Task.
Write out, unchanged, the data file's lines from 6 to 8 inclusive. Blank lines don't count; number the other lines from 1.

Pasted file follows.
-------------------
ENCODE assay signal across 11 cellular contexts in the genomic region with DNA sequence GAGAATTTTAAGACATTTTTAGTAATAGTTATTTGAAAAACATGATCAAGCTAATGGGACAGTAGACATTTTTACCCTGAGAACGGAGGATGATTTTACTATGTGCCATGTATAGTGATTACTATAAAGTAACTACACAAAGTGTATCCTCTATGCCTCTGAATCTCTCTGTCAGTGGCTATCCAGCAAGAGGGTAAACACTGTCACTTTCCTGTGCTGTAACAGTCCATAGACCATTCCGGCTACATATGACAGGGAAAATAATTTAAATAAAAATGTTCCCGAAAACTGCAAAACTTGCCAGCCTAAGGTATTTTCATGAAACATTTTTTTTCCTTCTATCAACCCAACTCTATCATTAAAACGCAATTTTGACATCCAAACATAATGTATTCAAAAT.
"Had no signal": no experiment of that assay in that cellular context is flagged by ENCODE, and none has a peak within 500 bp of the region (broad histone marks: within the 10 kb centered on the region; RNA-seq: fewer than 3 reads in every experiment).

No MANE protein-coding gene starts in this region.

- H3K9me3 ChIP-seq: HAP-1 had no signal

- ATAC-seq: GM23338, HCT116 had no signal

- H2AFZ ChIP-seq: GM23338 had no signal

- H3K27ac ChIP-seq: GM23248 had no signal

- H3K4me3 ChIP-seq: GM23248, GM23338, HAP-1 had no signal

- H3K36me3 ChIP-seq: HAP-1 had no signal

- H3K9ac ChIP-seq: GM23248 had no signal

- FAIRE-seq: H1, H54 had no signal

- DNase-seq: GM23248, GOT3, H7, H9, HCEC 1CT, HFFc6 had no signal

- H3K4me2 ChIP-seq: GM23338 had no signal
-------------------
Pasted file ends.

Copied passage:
- H2AFZ ChIP-seq: GM23338 had no signal

- H3K27ac ChIP-seq: GM23248 had no signal

- H3K4me3 ChIP-seq: GM23248, GM23338, HAP-1 had no signal